O'Connor rant about media way off mark
IN the end, it all proved too much for Kerry. Retirements, suspensions, plus the lure of Australian Rules Football intervened in three double blows to rob them of six of last year's All-Ireland winning side.
Forced changes in every department except the full-back line ultimately frustrated their ambitions. Replacing Diarmuid Murphy, Darragh O Se (both retired) plus Tadhg Kennelly and Tommy Walsh (both in Australia) was always going to stretch Kerry, but those were circumstances over which they had no control.
It was different with Paul Galvin and Tomas O Se, both of whom were suspended. It must have been the ultimate in frustration for Kerry to watch Down snapping on to so much breaking ball while two of the best foragers in the game were unable to contribute due to suspension.
There would be a fair degree of sympathy for Tomas O Se, who has had an excellent disciplinary record throughout his long career, much less so for Galvin whose spats with authority have been more frequent. Kerry have argued that the authorities have been harder on Galvin than on some others, highlighting his latest suspension as an example.
Kerry don't condone the incident (a clash with Cork's Eoin Cadogan in the Munster semi-final replay), which drew the latest outbreak of disciplinary wrath down on Galvin, but they do contend that players from other counties escaped censure for misdemeanours which should have merited action.
They have a case and, presumably, will raise that issue with the Croke Park authorities. It doesn't mean that Galvin and Tomas O Se should not have been suspended, but it does highlight the need for greater consistency in the disciplinary procedures.
When Kerry review the season they will identify a combination of retirements, departures to Australia and suspensions, plus a drop in form among some players who performed strongly last year, as the reason why their championship run ended early.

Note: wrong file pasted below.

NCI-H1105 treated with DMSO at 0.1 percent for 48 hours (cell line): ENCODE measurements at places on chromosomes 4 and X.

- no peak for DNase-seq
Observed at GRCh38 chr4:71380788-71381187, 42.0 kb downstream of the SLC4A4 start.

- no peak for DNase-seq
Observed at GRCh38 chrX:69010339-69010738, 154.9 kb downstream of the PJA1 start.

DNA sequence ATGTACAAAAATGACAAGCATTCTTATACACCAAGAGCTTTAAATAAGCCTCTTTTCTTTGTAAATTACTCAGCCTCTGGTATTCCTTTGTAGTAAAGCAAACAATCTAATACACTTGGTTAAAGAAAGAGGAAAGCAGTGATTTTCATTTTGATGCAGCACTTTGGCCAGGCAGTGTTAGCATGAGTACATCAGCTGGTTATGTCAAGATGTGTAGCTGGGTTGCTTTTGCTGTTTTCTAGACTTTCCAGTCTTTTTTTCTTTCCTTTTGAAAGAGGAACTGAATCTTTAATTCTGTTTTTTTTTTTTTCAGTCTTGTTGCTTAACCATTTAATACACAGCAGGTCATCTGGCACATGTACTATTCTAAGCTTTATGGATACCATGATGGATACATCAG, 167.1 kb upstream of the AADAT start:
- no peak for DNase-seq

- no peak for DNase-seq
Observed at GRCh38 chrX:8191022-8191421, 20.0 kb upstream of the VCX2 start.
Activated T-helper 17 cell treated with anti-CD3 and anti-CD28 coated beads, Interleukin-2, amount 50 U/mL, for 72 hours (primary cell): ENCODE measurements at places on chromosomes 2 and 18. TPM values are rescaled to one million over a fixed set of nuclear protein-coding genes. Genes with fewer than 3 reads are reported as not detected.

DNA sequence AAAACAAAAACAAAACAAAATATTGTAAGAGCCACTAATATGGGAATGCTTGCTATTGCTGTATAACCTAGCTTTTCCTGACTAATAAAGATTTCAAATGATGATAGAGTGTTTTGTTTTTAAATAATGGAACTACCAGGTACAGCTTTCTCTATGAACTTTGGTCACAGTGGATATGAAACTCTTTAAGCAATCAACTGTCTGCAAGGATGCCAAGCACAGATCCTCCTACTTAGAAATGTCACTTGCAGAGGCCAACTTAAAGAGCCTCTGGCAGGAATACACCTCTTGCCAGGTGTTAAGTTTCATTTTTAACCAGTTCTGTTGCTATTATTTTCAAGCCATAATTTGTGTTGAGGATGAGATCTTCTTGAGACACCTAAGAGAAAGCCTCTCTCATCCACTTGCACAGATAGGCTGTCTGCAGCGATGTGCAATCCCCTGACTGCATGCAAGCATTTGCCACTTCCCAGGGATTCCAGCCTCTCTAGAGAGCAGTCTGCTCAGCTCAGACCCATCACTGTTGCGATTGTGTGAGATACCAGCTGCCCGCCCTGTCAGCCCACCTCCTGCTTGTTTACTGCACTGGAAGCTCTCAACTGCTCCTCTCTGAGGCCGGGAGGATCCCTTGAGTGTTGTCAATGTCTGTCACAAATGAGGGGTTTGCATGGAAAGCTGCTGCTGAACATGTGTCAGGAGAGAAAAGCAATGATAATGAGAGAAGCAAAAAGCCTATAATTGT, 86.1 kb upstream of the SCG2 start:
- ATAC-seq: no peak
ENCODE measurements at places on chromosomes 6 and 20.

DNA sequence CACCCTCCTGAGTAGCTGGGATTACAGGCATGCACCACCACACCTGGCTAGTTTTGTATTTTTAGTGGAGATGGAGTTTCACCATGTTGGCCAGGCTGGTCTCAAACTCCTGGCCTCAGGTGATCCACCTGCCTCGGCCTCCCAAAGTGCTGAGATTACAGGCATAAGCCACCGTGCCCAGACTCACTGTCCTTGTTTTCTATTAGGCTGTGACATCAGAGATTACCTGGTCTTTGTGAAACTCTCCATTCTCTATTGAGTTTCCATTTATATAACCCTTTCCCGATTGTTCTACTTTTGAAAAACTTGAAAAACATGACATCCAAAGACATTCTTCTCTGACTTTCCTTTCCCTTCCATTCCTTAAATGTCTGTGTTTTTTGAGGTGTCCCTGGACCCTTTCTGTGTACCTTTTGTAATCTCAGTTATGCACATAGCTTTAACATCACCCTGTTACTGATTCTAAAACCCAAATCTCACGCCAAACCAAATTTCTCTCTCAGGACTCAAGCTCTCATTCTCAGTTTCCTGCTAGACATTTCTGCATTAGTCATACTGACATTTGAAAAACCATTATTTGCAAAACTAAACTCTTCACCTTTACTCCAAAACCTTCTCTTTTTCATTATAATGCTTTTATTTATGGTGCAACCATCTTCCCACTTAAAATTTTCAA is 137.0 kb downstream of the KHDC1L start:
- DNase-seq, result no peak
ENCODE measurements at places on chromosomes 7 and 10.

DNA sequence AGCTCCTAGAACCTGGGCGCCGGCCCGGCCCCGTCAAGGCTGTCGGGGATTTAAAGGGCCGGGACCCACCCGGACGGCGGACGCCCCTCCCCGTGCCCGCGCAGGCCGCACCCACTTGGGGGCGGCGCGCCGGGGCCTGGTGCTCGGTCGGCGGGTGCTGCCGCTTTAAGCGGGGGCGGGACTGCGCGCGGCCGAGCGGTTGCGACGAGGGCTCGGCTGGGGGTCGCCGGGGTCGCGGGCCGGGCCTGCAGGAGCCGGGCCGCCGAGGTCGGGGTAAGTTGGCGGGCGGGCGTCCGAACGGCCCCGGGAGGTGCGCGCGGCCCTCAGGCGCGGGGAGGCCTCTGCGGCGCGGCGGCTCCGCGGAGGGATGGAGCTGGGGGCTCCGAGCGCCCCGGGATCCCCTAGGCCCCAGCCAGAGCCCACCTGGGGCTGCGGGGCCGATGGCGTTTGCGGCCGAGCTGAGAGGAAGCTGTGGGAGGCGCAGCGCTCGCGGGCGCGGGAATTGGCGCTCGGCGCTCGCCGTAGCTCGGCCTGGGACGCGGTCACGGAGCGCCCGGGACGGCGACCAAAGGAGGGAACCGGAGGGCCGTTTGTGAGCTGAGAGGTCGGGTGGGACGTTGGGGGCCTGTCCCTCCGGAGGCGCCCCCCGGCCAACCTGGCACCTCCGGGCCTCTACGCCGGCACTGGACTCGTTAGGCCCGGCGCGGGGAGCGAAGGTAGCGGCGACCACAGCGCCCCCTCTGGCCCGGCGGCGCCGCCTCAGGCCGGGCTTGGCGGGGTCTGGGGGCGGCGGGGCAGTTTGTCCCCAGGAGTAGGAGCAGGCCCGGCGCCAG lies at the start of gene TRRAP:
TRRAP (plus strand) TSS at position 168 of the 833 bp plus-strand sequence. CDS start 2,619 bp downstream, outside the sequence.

That's much more straight-forward than the manner in which Kerry lost their place in the public affections. Through the decades, Kerry have always been highly-regarded as a county which did things with style. Modest in victory, gracious in defeat, they wore the mantle of top football state with dignity.
That hasn't been the case for the past few seasons and, in particular, this year. Somewhere along the line, paranoia and scepticism nudged its way aboard. Nowhere was that more pronounced than in their dealings with the media. Less than 24 hours before their clash with Down, Jack O'Connor was complaining on TV3 that the media wanted to see Kerry beaten.
"When you're on the road as long as we are, a lot of people want to see the back of you for the simple reason that they want a new story. I mean what can be new about Kerry that hasn't been written? Some people are just waiting for our demise," he said.
For a man who went into the print business himself with his autobiography in 2007, it shows a lack of understanding of how the media works. Jack seems to think that because Kerry have been going well for so long, the media -- as some sort of concerted unit -- want them gone and replaced by a new story.
Contrast that with the great Kerry team of 1975-86, which broke all sorts of records. Did the media want them off the scene? Absolutely not. Mick O'Dwyer and virtually his entire squad remained open, available and engaging. In fact, they seemed to enjoy interacting with the media as much as the media liked dealing with them.
The idea that the media would decide collectively that they wanted Kerry beaten isn't even a distant cousin of reality. The media reflects what happens and if Kerry have had disciplinary issues, -- which may well have cost them All-Ireland titles in 2008 and this year -- it would make more sense for them to analyse that rather than climb into a bunker and allege that they are victims of a conspiracy.
The truth is that most people -- media and otherwise -- have enough to contend with in their own lives without waking up every day wondering how they can get at Kerry. It was never like that and, despite what some in Kerry may think, it's not like that now either.